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Faith Without Works is Dead?

There are those who believe that Paul and James contradict each other in their writings. However, properly understood, they actually compliment each other.

Paul said: “For by grace are you saved through faith, and that not of yourselves, it is the gift of God, not of works, lest any man should boast” (Eph: 2:8, 9).

James said “Even so faith, if it hath not works, is dead being alone. (James 2:17)

So, who is right Paul or James? Answer: Both are right.
Paul is speaking of a genuine faith and James is speaking of a vain man who claims to have faith but cannot demonstrate it because he is not producing good works.

“But thou will know (on judgment day), O vain man, that faith without works is dead. (James 2:20).

What is dead here? The vain mans faith is dead which of course implies that he has no faith otherwise he would be producing good works.

“What doeth it profit, my brethren, though a man SAY he has faith, and has not works, can faith save him?” Of course not since his faith is dead. In other words actions (works) speak louder than vain words (dead faith) as it were. Or, actions prove words.

What James is teaching here is that anyone who has a genuine faith will be producing good works because of his faith.

“Yea, a man may say, you have faith and I have works, show me thy faith without thy works (impossible) and I will show thee my faith by my works” (the things I do). (James 2:18). It is the faith that saves but the true works are the evidence of that faith.

A simple illustration may help. When my son was very young he would stand on top of his bunk bed and I would tell him to close his eyes and fall forward and I would catch him. Since he trusted me he would say OK (had a genuine faith) close his eyes and fall and I would catch him. If he had said that he trusted me to catch him but really didn’t believe that I would, he would not have fallen. In other words, his falling demonstrated his faith. This was my way of teaching him about faith.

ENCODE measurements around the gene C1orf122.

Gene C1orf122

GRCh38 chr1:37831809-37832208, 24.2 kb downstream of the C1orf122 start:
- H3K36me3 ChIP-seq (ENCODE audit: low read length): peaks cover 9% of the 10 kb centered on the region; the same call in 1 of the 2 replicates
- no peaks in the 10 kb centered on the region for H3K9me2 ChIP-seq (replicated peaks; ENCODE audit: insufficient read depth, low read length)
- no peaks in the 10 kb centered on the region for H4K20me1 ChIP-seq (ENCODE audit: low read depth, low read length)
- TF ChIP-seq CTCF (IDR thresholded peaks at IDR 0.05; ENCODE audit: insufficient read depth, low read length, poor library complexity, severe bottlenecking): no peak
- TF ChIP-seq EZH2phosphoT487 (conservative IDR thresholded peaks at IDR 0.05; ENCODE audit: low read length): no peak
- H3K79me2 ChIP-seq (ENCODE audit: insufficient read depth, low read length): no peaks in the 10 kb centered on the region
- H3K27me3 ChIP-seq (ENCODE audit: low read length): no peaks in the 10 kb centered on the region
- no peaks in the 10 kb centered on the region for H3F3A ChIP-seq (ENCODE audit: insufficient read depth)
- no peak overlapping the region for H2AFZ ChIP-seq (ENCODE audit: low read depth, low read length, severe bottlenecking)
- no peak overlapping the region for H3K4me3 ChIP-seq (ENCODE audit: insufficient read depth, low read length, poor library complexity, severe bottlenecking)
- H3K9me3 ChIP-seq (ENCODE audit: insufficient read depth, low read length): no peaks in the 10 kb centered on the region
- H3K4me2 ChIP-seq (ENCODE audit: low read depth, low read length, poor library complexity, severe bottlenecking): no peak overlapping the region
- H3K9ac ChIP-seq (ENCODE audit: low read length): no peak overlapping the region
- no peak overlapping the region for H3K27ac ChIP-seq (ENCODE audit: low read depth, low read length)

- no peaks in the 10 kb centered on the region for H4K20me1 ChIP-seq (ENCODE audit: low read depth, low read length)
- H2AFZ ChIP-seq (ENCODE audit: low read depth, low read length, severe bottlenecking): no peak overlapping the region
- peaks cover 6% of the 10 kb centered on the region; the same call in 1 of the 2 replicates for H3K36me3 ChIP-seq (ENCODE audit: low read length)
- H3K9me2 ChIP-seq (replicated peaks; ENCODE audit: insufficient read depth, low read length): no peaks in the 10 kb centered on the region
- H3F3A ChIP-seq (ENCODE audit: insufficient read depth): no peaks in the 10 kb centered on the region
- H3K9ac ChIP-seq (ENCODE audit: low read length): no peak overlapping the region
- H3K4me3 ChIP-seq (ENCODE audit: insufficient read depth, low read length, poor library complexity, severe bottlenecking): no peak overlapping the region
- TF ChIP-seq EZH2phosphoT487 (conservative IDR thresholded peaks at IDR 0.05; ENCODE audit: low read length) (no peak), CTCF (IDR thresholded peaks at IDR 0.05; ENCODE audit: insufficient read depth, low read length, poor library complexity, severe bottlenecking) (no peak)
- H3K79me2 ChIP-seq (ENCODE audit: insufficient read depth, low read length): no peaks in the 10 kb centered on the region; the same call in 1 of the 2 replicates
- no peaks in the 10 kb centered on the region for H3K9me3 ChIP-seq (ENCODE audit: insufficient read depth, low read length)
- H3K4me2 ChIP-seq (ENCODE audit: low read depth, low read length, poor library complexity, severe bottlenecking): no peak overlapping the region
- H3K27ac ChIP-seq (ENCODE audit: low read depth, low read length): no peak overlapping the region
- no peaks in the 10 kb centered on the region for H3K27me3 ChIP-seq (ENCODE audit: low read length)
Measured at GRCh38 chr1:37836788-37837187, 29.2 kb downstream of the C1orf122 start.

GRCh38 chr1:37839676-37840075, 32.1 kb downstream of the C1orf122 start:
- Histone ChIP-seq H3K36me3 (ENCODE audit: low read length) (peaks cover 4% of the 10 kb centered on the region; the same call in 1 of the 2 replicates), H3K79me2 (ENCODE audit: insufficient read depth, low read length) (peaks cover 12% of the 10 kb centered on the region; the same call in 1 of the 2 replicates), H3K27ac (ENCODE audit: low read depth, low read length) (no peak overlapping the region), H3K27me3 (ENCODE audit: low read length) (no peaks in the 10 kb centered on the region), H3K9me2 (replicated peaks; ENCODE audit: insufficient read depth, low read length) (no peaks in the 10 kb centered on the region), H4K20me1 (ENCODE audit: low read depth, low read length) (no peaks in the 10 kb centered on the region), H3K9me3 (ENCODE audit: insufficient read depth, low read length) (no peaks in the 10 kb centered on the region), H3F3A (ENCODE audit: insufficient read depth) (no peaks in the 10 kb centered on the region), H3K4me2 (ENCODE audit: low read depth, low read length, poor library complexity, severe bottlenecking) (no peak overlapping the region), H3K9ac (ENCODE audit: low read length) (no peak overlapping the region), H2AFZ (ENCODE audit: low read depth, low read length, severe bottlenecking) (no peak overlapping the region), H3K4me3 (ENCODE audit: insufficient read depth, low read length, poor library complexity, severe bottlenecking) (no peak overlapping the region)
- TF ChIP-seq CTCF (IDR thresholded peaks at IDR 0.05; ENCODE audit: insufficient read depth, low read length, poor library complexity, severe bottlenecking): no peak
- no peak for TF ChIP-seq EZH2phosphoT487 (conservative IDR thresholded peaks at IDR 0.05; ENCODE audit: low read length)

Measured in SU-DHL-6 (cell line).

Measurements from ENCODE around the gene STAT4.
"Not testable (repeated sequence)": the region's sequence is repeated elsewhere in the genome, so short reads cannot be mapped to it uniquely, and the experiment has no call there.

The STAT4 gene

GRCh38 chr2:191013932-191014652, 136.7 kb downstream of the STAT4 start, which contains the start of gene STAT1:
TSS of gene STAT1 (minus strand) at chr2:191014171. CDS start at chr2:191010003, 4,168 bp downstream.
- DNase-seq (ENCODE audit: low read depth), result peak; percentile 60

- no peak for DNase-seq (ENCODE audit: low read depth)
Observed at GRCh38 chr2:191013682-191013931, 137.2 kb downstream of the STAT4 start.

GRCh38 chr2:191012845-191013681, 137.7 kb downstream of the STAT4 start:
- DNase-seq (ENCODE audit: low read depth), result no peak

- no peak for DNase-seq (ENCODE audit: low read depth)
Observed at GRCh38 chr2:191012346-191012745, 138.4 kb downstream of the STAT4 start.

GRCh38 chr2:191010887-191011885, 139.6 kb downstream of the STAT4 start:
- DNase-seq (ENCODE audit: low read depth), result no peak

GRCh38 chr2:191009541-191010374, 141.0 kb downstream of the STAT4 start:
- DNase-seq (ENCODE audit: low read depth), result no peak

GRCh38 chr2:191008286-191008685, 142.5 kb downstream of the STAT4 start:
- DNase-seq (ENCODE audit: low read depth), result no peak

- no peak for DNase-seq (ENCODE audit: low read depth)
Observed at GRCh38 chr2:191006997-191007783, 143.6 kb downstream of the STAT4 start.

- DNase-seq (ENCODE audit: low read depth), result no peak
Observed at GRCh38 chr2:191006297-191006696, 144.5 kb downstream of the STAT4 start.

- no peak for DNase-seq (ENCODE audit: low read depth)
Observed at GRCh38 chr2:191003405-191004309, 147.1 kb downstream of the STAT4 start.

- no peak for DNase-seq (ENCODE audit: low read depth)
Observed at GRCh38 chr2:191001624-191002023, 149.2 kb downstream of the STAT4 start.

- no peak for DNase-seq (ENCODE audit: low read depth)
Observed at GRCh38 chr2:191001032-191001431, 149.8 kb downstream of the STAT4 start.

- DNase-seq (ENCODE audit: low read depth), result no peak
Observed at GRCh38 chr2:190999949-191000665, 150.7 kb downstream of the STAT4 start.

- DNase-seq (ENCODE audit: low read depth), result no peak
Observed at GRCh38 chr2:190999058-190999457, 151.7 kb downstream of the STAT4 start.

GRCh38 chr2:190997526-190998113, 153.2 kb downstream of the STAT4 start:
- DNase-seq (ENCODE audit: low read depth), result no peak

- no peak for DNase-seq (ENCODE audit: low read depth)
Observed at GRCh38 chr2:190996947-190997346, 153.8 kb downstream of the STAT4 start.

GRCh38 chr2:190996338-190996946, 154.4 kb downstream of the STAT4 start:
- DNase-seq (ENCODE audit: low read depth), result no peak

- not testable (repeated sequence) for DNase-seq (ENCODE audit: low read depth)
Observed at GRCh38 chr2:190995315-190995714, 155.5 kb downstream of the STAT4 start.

Suppose you started a business and prayed that God would help you become successful. Then all you did was sit around and do nothing. What would happen to the business? It would fall flat even if you claimed to have faith that it would succeed. We must step out in faith believing, not wavering or doubting God. We should work the business and all the while believe that God will keep his promises to us. Here again we have faith first then proceed with our works. Our faith is no good if it’s not real.

Saying we have faith and truly having faith are two different things. So, how do we obtain a true faith? Our faith comes by a consistent study of the Bible. We first have a faith in Jesus Christ when someone explains the Gospel to us from the Bible and then when we continue to learn our faith will grow as a result of our knowledge about Jesus Christ.

“So then faith cometh by hearing, and hearing by the word of God” (Romans 10:17)

Look at what happened to Abraham: (Genesis 22: 1-13) God told Abraham to offer up his son as a burnt offering to the Lord.

Abraham took the fire and a knife to kill his son as an offering because he had a genuine faith. At the last minute an angel of the Lord said: “Lay not thine hand upon the lad, neither do anything unto him for now I know that thou fearest (trust, a genuine faith) God seeing thou hath not withheld thy son, thine only son from me.” (Gen 22:11).

Abraham had proved his faith by his works. It should be pointed out that Abraham had no idea that God was testing his faith yet he trusted the Lord. If we truly believe and trust God we can’t help but live our lives doing good works. Anything that an unbeliever can do in the energy of the flesh is NOT good works even though it may seem to us as good. For example, an unbeliever can be religious, give to the poor, visit the sick and elderly, sing in the choir, donate to charity etc. but these are not good works as far as God is concerned because good works are generated by faith in God. We cannot please God without faith no matter what kind of good works we do.

“But without faith it is impossible to please him; for he that cometh to God must believe that he is, and that he is a rewarder of them that diligently seek him” (Hebrews 11:6)

There are two types of good works. There is the type we generate from ourselves in an effort to gain the approval of God and there is the type that we produce under the guidance of the Holy Spirit as a result of our faith and love for the Lord Jesus Christ.

“But we are all as an unclean thing and ALL OUR righteousnesses are as filthy rags…” (Isaiah 64:6)